Keeping Bees in June
Because of all the rain and cool weather, everything is late this year. We usually have had lots of swarming, massive brood rearing, blackberries beginning to bloom, etc. None of that’s happening. That means everything in May in the Tillamook Apiary definitely still applies to June. Go back and review that. We’ll enhance some of the items here and add a few new ones.
Here’s your to do list:
1. Add wax to every single undrawn foundation before you put it in the hive.
2. Prevent Swarming, if possible. (The following is in addition to what we said in May.)
a. For a strong hive with no queen cells: If your colony is two deep boxes there is something you can do called an “artificial swarm.” To do that you must move the old queen and half the bees and food to a new hive. Move that new hive a few miles away. This replicates what happens in a true swarm. You can buy a mated queen for the original colony or let them raise their own. The artificial swarm hive can be moved back to your apiary in a few weeks.
b. Again, for a packed hive, rearrange the frames a little. Put only nine brood frames in a ten-frame box and seven in an eight-frame box. Space the frames as evenly as you can. That’s going to give them the feeling of more space. It’s also going to make taking frames out much easier all summer with less agitation for the bees.
3. Monitor your brood boxes to be sure they don’t get “honey bound.” That happens when the flow is on, and they fill the cells with nectar leaving next to no room for brood. Put a couple of empty frames amongst the brood. They can even be un-drawn if you have lots of young bees or capped brood.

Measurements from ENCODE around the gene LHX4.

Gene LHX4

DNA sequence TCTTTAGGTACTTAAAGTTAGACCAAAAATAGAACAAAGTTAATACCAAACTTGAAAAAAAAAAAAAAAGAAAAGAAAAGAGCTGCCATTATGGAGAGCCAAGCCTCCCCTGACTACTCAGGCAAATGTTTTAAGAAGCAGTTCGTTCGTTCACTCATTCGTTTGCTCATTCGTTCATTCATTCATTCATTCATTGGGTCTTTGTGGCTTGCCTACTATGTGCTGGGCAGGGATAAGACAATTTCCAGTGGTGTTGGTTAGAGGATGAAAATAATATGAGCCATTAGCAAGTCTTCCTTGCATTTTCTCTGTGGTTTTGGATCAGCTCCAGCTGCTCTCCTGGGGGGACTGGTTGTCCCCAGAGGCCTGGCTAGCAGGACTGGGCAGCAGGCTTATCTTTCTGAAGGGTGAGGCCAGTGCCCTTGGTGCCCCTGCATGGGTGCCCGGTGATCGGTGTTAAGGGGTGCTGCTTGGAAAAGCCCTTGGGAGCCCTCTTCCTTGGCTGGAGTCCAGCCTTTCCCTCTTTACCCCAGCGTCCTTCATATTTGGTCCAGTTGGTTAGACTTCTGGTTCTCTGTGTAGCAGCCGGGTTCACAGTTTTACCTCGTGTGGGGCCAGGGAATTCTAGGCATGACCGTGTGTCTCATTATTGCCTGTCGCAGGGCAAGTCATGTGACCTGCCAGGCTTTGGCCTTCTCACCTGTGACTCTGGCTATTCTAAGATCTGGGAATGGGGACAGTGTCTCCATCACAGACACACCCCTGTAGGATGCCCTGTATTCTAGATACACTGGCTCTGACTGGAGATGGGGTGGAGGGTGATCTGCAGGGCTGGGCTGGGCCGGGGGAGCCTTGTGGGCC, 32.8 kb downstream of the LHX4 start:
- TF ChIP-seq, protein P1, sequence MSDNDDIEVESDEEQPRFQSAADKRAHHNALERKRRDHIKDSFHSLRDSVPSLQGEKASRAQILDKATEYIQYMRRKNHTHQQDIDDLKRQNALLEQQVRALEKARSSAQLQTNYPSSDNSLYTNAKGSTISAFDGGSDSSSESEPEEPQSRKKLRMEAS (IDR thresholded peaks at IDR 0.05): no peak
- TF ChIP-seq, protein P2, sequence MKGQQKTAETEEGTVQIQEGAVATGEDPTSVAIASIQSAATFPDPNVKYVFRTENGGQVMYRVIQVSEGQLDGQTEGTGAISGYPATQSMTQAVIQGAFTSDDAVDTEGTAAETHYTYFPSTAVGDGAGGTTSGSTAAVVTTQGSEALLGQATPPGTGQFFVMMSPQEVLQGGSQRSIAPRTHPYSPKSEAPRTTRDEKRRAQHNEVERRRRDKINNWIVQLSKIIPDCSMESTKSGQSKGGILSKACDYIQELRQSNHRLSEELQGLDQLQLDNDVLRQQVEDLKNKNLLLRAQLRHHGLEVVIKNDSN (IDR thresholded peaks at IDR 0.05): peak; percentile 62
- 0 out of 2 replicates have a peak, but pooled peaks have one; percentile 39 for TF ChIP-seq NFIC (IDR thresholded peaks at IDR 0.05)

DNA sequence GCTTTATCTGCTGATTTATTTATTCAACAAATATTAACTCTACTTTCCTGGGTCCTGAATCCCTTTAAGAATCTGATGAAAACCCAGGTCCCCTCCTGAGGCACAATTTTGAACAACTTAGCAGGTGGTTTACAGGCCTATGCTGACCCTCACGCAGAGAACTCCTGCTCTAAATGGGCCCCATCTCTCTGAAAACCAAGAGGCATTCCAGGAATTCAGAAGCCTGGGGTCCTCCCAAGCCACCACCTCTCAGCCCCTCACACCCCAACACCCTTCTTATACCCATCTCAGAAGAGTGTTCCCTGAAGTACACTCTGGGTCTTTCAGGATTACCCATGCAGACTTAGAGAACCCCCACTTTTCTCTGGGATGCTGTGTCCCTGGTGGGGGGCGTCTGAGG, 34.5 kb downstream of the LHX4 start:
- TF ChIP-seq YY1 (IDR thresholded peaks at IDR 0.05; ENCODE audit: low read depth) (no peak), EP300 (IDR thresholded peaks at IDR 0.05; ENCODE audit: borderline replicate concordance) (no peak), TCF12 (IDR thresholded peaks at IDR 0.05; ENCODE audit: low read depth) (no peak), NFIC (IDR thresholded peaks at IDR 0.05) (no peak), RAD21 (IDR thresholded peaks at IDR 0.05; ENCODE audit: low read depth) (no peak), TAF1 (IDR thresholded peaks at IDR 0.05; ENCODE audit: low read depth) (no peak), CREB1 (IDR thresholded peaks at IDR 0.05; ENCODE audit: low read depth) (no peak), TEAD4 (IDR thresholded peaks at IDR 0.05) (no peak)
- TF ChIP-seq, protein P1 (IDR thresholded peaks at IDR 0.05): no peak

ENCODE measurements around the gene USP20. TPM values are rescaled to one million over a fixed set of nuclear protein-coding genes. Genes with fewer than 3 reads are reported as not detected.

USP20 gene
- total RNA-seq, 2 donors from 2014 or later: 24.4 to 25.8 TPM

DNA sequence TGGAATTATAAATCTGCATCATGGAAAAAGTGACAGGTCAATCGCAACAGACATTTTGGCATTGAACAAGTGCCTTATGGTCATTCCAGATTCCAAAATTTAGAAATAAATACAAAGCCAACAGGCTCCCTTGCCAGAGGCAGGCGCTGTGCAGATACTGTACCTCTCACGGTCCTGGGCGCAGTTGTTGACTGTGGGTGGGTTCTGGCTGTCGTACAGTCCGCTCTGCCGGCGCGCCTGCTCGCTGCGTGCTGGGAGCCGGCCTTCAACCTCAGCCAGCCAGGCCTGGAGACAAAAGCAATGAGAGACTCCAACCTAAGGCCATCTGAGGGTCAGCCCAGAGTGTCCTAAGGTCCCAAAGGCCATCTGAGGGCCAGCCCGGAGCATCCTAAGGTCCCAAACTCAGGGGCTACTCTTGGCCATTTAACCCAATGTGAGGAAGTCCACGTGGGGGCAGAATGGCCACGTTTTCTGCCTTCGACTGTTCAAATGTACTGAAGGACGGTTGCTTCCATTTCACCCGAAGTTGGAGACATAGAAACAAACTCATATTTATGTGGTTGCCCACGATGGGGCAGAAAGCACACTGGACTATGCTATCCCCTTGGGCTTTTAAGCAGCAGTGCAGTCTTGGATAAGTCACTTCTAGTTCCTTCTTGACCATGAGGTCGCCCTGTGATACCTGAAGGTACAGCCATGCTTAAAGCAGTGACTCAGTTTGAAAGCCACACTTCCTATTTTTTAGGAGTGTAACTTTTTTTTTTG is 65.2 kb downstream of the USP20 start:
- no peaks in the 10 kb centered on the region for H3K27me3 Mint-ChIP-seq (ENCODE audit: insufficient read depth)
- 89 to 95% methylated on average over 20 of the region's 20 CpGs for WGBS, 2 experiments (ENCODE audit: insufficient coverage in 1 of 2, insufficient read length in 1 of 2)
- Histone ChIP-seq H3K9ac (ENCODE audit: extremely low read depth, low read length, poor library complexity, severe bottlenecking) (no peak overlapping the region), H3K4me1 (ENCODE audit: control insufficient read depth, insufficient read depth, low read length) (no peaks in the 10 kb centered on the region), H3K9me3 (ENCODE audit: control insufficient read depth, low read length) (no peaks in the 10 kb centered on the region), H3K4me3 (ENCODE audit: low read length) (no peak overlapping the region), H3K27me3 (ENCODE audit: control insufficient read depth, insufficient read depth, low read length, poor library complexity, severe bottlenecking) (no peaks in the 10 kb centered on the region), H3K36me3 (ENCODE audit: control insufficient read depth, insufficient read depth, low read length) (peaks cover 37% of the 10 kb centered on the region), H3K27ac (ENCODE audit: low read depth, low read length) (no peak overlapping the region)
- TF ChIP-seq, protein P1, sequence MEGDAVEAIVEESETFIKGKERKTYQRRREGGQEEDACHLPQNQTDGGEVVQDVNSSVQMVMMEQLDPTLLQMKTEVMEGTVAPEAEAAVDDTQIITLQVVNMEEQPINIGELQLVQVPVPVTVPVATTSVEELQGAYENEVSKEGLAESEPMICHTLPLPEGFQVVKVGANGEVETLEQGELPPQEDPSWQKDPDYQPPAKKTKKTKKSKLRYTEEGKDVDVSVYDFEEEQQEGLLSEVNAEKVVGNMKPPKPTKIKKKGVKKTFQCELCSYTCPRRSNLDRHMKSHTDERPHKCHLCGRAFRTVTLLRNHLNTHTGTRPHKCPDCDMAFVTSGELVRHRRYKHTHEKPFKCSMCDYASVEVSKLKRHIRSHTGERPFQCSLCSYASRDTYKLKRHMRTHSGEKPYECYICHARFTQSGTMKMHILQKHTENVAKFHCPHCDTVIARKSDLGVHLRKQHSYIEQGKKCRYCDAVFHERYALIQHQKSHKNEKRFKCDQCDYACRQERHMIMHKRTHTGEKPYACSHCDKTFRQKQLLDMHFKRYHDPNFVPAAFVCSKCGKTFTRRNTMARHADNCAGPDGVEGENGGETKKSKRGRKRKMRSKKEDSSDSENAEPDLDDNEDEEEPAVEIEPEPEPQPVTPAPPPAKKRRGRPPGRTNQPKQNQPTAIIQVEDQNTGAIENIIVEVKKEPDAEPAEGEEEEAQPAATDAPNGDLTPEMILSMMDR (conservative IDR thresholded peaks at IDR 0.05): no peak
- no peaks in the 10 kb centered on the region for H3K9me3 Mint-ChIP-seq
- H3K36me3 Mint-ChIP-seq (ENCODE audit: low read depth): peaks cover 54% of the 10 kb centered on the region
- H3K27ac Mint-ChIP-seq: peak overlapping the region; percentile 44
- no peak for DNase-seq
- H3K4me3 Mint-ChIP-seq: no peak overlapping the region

4. Add your honey supers. If they aren’t drawn comb be sure to wax them heavily. If they are drawn, put on two boxes. Once the first super is mostly full of nectar checkerboard the two supers. Alternate a full frame with an empty frame in both boxes. Be sure the empty frame in one box is above or below a full frame in the other. When adding additional boxes, add them on top of brood boxes under the existing supers, not on top. Some beekeepers will add supers with only 9 or 8 frames spaced evenly for easier opening of cells during harvest.
5. Make your own decisions about whether to use a queen excluder or not. If you have very full brood boxes, a queen excluder is probably a good idea. If you don’t put on a queen excluder, the queen often starts laying in the honey super. If that happens you can shake all the bees down to a lower box and then put on an excluder. When the brood in the super emerges, the queen won’t be able to lay any more up there. The bees will fill that brood comb with honey. We tend to not put on queen excluders because bees don’t like them.
6. If you think your hive is queenless
a. Call another beekeeper to go in with you. It’s possible your bees swarmed, and it appears queen less because there is no open brood. You may be waiting for a virgin queen to mate. You usually have capped brood, but no larva and you will likely find open queen cells.
b. It’s also very possible you have a damaged queen, no longer able to lay eggs. You must find her and kill her before you put a new queen in.
c. A truly queenless hive needs a new queen ASAP. The bees in the colony are older and don’t accept a queen as easily. Add a frame of open and capped brood when you add a new caged queen.
d. If the hive has been queenless for more than three weeks or so, some of the workers become laying workers. They start to lay eggs but since they never mated, all the brood is drone brood. It’s very hard to fix this problem because the colony thinks they have a queen when they don’t. Introducing a new queen never works.